The district court also found that the defendants in Gibson I included both the Jones County Board of Commissioners, represented by the Jones County Attorney, Childs, and his partner, Groover, and the Jones County Board of Jury Commissioners, represented by the Georgia Attorney General. The district court held that under Georgia law Childs' and Groover's client, the Board of County Commissioners, "is in no way responsible for assembling jury lists," 575 F.Supp. at 188, a duty instead delegated to the County Board of Jury Commissioners. The court further found that "Childs' representation of Jones County in Gibson I was to the effect that the State, rather than Jones County, should appropriate funds for such appointed counsel," and that "when the issue of the constitutionality of the Jones County jury selection procedures arose in Gibson II, the validity of those procedures was defended by the Georgia Attorney General, and not the attorney for Jones County." Id. Based on these findings, the court concluded that "neither Groover nor Childs in Gibson I or II defended or had the obligation to defend the validity of the county jury system," and thus no actual conflict of interest arose from Groover's representation of both the Board of Commissioners and the petitioner. Id. at 189.
The opinion in Gibson I is silent as to the course of defense actually pursued by counsel for the Board of Commissioners. However, the manner in which the jury composition issue arose in Gibson I indicates that it would clearly have been in the Board of Commissioners' interests, and hence its attorneys' duty, to defend against providing funds for the plaintiff to contest the constitutionality of the jury pools on the ground that this claim lacked merit. In other words, if Groover or Childs on behalf of the Board of Commissioners could have demonstrated that the plaintiff's jury composition claim was frivolous, and thus no need for funds had been demonstrated, the lawsuit would have terminated at that point in their favor and the further issue of which defendant, the State or County, was required to provide such funds would never have arisen. Despite the fact that under Georgia law the Board of Commissioners had no duty to defend the constitutionality of the jury lists, it is apparent from the Gibson I opinion that a plausible threshold defense available to the Board of Commissioners in its own interest of avoiding the payment of funds was an argument that the jury lists and selection procedures were constitutional.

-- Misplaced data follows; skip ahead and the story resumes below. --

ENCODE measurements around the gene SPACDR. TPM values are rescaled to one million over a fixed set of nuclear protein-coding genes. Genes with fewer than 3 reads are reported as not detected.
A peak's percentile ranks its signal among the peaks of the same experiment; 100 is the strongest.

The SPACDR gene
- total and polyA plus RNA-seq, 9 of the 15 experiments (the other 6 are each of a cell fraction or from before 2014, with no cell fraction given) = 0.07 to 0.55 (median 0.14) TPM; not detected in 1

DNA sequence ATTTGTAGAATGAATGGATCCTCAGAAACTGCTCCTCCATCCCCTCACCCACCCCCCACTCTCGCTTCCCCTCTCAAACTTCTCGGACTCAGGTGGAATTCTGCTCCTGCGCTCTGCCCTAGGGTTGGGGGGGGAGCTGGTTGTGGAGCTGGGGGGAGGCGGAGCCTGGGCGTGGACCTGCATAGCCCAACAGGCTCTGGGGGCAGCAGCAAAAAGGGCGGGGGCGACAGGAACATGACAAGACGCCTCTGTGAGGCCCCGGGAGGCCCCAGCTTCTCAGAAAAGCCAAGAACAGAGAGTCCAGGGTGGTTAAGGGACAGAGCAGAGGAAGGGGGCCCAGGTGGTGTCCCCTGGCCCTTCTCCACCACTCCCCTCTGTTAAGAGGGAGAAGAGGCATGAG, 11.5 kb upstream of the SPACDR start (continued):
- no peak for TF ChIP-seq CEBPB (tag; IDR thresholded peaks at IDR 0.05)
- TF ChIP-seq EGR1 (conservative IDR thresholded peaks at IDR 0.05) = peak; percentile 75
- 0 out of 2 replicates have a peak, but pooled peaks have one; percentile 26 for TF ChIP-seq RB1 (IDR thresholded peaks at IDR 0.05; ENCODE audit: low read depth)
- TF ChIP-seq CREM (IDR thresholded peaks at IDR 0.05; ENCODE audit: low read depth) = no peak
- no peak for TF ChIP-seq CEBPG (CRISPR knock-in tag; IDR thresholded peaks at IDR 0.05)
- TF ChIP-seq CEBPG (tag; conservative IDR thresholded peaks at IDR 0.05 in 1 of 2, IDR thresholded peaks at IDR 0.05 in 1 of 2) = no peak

Groover's deposition testimony reflects that this, in fact, was the course of defense that he followed at the hearing in Gibson I. In the sum total of his testimony on this point, Groover states:
[A]t the stage of the case in which I participated, the issue was should money be furnished to Mr. Gibson for prosecution of his habeas corpus proceeding and [evidence was,] as I gathered, presented to show the substances of the--of Mr. Gibson's claims, that he had meritorious claims that needed to be pursued and that it would require money to do so. And our appearance--my appearance was on behalf of the county against the issue of providing money; not on any particular thing, but of any money.
....[I] was not there for the jury commissioners. The county commissioners, I guess I'd say I was in opposition to what they were seeking, ... I was in opposition to the State being required to furnish money. [I] think somewhere in this business I think I suggested that that was the obligation of the State. If he [the district court] required 'em to do it, he ought to make the State do it [,] ... as opposed to Jones County.
R. at 14, 15 (emphasis added).
In support of this position, Groover testified that he objected, on hearsay grounds, to the plaintiff's presentation of evidence concerning the racial and sexual composition of the Jones County jury pool. The course of defense followed by Groover is clear; at the Gibson I hearing, conducted for the sole purpose of determining if plaintiff's constitutional claims had merit, Groover represented the Board of Commissioners' interests by first arguing that neither of the defendants should be required to provide funds for the plaintiff to pursue his claims, i.e., that plaintiff's claims lacked merit. Groover sought to tactically support this argument by preventing the introduction of evidence substantiating plaintiff's jury composition challenge. As a second, fallback, position in the event the court disagreed with this argument and held that the plaintiff's claims merited the expenditure of funds, Groover argued that the State, and not Jones County, should be liable.
Therefore, to the extent necessarily implied by the position that plaintiff's jury composition challenge lacked merit, the evidence reflects that it was in the Jones County Board of Commissioners' interests to, and their counsel in fact did, defend the constitutionality of the jury selection procedures and pools in Gibson I. We hold that the district court clearly erred in finding otherwise.